By: Steve Vaughn, National Director of Field Operations, HELP Inc.
Every hour of every day, thousands of drivers are on the nation’s highways. This puts them in a great position to positively impact everyone’s safety in a number of ways. Not only can they assist law enforcement by serving as extra “eyes and ears” and reporting problems, drivers can influence the general public through education and safe driving best practices.
Commercial vehicle drivers are trained to keep their eyes on the road at all times, and so it will only be a matter of time before a driver spots another vehicle operating in a reckless manner. Usually this will mean excessive speeding, weaving in and out of traffic, aggressive tailgating, and similar behaviors. When a driver sees someone driving in an unsafe way, he or she should call 911 and get law enforcement involved. Of course, a driver should only make a report, and never get directly involved him or herself. Law enforcement officials will respond to the report, observe the suspected reckless driver and then take appropriate action, if necessary.
In addition to individual drivers taking action to assist law enforcement, there are several established programs designed to help keep the roads safe and address other safety issues. The First Observer Plus program from the Department of Homeland Security (previously known as the Highway Watch program under the American Trucking Associations) provides transportation professionals with the knowledge needed to recognize suspicious activity related to possible terrorism.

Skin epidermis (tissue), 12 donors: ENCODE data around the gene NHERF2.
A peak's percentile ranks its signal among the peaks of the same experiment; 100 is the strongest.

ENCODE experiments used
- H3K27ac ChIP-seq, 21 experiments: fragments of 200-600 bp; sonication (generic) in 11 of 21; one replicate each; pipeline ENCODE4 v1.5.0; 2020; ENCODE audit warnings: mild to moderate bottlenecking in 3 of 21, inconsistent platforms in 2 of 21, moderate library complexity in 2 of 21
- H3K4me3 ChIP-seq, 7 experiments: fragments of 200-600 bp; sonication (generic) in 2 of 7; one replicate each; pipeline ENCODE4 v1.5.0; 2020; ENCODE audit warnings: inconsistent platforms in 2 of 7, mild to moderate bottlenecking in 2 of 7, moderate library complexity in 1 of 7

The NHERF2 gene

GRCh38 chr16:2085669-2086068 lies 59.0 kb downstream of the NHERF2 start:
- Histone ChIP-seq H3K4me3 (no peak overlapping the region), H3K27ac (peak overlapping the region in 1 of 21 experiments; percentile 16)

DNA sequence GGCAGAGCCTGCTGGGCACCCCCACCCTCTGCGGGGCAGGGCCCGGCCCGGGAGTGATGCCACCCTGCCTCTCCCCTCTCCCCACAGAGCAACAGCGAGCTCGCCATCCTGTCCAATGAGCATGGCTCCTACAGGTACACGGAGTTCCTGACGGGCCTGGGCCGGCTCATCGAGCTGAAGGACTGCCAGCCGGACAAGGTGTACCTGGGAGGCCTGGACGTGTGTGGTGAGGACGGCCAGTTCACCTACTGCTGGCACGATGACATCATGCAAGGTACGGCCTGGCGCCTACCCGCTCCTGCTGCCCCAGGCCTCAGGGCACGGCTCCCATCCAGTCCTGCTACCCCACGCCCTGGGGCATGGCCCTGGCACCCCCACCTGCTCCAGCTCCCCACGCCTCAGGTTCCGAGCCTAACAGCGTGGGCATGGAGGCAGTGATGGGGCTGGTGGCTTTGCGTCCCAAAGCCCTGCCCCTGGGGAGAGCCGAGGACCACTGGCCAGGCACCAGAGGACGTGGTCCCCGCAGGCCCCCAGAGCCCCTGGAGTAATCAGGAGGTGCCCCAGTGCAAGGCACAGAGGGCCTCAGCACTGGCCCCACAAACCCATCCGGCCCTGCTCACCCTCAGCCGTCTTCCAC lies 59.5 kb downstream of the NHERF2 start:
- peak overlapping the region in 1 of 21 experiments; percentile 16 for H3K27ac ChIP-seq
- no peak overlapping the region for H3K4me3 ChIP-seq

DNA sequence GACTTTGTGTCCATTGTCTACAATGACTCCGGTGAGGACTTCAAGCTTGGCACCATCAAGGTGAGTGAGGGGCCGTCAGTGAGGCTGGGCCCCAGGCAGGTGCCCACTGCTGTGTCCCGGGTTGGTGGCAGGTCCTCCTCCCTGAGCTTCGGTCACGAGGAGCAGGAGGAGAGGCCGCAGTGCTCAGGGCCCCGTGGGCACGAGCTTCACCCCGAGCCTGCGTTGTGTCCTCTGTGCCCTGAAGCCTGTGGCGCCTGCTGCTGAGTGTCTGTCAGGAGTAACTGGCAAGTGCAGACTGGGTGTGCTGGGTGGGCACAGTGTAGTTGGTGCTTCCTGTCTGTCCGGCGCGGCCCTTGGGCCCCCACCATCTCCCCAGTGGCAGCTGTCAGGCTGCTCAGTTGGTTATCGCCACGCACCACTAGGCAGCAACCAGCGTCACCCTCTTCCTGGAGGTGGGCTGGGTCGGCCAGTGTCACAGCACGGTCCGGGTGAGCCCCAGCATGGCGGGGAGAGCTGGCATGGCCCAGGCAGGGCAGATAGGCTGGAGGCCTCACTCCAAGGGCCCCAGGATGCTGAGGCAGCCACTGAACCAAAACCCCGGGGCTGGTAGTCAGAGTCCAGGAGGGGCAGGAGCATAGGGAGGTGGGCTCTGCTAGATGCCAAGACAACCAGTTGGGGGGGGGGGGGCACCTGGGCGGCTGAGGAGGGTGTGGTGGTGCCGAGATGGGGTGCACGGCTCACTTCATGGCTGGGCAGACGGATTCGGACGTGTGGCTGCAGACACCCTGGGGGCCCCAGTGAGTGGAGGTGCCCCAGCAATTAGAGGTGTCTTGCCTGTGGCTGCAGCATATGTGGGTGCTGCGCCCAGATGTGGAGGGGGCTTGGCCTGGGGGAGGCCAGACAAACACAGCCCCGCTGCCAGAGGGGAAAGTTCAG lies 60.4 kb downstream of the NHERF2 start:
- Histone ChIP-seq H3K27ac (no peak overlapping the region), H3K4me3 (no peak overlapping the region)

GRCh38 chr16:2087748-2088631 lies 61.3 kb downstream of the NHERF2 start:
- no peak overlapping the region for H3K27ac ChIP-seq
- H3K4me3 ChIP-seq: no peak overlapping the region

While not directly related to highway safety, Truckers Against Trafficking (TAT) exists to educate, equip, empower and mobilize members of the trucking and bus industries to combat human trafficking. Human trafficking has been reported in all 50 states, and the number of victims in the United States is estimated in the hundreds of thousands. Today almost 500,000 trucking industry members have registered as TAT trained. Between the inception of the National Human Trafficking Hotline on Dec. 7, 2007 and Dec. 31, 2017, there have been 1,980 calls to the hotline by people identifying themselves as truck drivers. These calls reported 557 cases of potential human trafficking involving 1,035 potential victims, with 319 of those being minors. Truckers are making a difference.
It’s also crucial to educate the general public to respect road safety and trucking. One program to do this starting early is Trucker Buddy International, a nonprofit dedicated to educating and mentoring school children via a pen pal relationship between background-checked professional truck drivers and children in grades K-8 as well as special needs classes, Girls and Boys Clubs and Scouting events.
Another way professional drivers can play a proactive role in safety is to volunteer their time at any safety day functions at local schools. Drivers can talk about topics such as safe stopping distance and turning radius issues as well as how to be aware of and avoid truck blind spots.
Operation Safe Driver’s Teens and Trucks program is an educational tool from the Commercial Vehicle Safety Alliance designed to educate young drivers. Through this program, students are educated about the different characteristics of a large truck or bus compared to a car, as well as the dangers of distracted driving.
By participating in these type of events, aligning with safety-focused organizations and being alert on the road for signs of distracted or reckless driving, professional drivers can make a big difference in highway safety.
One final, important point: drivers should always set a good example by using turn signals, keeping their lane positions, obeying posted speed limits and following the rules of the road. It might seem obvious, but never underestimate the impact that safe driving has on everyone on the road.